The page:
At Wellesley, Goldman worked with colleagues to make the neurobiology major more flexible and accessible to students with diverse backgrounds, so that it could attract students with interests in math, physics, and computer science. At the same time, they introduced more quantitative components into the curriculum. He is now involved in a similar effort to revise the Neurobiology, Physiology, and Behavior program at UC Davis.
As an HHMI professor, Goldman is expanding these efforts, launching two new programs that will prepare students for the demands of modern biology. A large-enrollment neurobiology course will equip students with a hands-on understanding of the full range of research biology skills, from experimental design through quantitative data analysis, and demonstrate how computational modeling can complement experimentation to provide deep insights about biological systems. “We will capture the full scientific process so students understand how scientists create new knowledge,” Goldman says.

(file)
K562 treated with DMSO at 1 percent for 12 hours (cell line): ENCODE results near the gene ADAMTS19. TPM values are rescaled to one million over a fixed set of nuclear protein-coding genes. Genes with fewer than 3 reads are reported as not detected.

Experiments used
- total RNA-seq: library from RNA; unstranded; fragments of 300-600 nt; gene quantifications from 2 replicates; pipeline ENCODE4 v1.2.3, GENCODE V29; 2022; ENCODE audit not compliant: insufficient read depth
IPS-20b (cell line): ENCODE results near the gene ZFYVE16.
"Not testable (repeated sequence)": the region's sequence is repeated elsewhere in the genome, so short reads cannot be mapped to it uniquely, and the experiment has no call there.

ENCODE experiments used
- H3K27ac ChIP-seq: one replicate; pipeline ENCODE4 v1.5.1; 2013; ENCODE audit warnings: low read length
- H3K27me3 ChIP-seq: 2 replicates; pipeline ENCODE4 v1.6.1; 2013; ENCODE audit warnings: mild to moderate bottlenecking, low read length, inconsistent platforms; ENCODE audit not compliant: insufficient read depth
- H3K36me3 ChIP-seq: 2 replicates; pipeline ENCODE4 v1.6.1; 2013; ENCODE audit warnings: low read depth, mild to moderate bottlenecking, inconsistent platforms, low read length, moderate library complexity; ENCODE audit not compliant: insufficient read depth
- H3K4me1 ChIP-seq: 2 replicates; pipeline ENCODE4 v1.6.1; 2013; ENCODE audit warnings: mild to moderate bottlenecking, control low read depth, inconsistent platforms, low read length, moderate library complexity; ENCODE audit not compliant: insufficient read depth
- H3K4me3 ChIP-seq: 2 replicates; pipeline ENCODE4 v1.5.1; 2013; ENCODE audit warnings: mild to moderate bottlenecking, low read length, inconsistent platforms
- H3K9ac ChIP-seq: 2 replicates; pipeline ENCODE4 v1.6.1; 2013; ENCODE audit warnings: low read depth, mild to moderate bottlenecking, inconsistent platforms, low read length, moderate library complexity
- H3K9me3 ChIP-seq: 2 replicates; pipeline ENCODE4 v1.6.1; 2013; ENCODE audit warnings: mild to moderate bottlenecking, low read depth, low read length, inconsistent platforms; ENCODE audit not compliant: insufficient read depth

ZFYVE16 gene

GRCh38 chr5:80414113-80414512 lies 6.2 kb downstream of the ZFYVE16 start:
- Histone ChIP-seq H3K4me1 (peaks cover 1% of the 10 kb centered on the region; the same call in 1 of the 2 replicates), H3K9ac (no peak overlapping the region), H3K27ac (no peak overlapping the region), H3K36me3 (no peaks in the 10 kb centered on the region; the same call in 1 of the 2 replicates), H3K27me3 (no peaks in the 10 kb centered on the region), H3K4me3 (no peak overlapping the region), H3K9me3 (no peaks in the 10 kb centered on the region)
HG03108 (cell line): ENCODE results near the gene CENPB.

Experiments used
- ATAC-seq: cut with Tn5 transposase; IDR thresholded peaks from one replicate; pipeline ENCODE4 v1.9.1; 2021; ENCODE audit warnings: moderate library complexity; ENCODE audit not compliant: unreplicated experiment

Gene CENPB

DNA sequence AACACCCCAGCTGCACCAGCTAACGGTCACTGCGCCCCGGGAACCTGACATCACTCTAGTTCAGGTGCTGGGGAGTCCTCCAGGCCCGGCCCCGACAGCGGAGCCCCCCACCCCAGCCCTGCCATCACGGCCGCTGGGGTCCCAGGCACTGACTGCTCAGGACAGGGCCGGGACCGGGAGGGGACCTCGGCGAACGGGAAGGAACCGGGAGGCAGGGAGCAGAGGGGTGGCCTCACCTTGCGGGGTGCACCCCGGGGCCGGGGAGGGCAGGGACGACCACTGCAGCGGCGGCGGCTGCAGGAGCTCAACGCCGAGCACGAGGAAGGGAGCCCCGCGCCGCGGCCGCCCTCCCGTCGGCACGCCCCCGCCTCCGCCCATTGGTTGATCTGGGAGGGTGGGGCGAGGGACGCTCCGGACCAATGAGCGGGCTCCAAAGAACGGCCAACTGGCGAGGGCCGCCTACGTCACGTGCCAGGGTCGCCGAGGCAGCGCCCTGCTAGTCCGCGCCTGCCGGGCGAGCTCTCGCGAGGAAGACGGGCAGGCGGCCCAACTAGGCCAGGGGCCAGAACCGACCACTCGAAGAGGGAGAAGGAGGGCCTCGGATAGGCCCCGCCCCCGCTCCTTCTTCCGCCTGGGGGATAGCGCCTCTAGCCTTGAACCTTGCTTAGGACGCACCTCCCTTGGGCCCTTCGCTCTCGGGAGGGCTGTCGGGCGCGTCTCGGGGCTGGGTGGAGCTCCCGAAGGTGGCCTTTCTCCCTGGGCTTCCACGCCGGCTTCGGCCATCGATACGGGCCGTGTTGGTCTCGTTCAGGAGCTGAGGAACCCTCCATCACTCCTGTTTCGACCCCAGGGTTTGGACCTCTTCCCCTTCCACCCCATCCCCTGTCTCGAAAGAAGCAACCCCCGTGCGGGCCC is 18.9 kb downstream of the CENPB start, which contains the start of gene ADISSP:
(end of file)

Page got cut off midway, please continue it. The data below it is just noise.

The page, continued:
In addition, Goldman is leading the development of a new quantitative biology major. The core curriculum will give students a rigorous foundation in biology and the mathematics, statistics, physics, computer science, and mathematical modeling skills that they need to do modern biological research, before they specialize in a specific track later in the program. According to Goldman, the training will give students “the quantitative mindset to look at their data in a completely different framework than a traditional biology student would.”